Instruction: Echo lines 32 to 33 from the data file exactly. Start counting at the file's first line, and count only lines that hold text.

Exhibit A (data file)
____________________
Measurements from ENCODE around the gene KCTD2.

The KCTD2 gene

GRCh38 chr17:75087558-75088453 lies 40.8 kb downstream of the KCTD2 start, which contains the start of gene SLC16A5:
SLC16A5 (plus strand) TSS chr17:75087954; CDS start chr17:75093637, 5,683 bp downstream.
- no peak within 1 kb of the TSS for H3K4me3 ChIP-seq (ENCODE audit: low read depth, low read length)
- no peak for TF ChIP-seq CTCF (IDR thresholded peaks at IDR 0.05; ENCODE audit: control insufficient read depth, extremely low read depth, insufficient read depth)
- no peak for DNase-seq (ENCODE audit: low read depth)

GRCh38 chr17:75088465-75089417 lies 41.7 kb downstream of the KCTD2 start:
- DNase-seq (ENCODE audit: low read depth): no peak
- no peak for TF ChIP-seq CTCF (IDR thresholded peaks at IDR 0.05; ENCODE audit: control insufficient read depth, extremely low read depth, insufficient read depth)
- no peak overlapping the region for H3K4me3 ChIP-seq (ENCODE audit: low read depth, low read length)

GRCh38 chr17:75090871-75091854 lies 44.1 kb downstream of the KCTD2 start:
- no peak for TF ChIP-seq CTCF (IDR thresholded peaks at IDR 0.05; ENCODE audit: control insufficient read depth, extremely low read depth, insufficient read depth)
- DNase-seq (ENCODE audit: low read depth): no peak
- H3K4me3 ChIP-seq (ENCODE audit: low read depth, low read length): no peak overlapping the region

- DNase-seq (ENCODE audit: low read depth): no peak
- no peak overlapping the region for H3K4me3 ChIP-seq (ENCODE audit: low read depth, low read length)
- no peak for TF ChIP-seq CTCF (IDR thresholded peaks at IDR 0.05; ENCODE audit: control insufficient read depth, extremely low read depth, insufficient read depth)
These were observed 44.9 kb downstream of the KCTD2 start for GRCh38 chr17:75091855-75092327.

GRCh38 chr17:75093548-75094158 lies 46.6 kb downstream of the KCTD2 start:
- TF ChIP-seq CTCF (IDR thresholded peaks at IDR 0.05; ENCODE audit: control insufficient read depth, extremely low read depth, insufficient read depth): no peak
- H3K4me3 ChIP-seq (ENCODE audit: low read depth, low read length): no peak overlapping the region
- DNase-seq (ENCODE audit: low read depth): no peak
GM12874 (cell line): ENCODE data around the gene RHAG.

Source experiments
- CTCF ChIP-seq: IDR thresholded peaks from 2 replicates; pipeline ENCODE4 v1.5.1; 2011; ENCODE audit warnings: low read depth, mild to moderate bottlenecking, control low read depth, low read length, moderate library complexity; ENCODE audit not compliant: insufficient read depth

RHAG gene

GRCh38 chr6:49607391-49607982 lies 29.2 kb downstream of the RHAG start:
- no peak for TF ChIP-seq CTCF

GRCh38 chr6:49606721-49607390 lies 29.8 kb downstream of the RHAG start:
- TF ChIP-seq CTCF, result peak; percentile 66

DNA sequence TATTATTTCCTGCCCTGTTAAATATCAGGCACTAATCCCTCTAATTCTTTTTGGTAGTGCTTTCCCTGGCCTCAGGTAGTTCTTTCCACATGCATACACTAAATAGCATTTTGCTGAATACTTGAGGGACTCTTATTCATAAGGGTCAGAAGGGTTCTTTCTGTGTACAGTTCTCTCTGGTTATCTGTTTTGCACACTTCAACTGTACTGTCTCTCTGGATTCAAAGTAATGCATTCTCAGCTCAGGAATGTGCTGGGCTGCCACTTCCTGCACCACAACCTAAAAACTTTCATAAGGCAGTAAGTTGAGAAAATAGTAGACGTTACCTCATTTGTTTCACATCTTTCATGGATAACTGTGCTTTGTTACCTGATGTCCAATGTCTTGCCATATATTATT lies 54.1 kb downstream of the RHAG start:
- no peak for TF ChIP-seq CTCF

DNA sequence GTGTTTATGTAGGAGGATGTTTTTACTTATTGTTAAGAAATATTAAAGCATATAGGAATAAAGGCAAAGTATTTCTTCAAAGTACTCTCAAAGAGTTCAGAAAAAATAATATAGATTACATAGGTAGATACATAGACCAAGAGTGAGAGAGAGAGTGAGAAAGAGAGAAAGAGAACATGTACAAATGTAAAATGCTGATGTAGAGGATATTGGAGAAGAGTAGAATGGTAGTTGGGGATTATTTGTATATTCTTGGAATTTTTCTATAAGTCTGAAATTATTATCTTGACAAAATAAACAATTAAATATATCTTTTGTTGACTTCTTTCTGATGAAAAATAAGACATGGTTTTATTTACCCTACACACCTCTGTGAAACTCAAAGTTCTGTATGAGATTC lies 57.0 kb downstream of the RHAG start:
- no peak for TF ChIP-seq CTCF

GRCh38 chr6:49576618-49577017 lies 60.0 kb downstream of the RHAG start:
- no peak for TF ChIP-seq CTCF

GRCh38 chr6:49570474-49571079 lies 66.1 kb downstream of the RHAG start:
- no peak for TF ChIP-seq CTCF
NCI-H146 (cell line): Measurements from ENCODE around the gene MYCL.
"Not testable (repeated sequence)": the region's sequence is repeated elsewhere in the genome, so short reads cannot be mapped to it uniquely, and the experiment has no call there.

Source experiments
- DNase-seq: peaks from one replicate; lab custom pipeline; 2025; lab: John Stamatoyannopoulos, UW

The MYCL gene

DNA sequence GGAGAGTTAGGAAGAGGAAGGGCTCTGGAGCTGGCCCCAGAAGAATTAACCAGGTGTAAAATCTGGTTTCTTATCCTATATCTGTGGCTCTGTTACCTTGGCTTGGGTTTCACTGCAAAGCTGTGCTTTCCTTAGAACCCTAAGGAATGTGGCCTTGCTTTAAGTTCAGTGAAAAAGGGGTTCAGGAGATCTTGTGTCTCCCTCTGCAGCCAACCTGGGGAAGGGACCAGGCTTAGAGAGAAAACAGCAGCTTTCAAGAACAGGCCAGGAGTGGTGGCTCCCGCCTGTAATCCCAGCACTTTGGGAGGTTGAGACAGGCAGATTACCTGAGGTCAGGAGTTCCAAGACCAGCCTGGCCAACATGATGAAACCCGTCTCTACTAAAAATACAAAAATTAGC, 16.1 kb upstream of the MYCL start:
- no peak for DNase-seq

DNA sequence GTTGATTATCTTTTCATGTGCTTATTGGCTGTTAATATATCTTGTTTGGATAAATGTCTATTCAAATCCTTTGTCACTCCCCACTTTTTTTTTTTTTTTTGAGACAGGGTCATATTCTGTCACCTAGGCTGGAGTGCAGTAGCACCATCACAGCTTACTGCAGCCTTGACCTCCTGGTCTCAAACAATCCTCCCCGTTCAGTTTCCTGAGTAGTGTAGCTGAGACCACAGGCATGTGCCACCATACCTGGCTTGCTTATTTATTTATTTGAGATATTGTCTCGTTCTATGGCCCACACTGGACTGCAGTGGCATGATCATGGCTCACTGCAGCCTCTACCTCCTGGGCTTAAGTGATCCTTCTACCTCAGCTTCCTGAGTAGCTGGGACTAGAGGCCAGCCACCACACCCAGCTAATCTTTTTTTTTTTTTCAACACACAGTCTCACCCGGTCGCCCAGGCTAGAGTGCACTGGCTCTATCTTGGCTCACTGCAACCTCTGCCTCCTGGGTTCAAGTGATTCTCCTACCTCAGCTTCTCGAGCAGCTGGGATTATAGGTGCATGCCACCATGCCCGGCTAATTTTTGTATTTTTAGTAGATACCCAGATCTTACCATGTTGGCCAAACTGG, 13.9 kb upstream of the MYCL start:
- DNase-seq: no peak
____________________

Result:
DNA sequence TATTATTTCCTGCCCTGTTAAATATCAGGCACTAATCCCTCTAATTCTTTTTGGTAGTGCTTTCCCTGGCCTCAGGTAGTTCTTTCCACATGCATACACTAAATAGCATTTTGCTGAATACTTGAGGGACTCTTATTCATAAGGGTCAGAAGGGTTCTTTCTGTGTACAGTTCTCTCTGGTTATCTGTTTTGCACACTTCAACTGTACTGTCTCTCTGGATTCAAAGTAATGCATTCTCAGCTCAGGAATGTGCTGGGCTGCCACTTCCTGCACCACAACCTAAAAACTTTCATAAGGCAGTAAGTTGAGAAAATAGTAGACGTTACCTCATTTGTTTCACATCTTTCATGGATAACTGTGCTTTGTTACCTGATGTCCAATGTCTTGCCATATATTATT lies 54.1 kb downstream of the RHAG start:
- no peak for TF ChIP-seq CTCF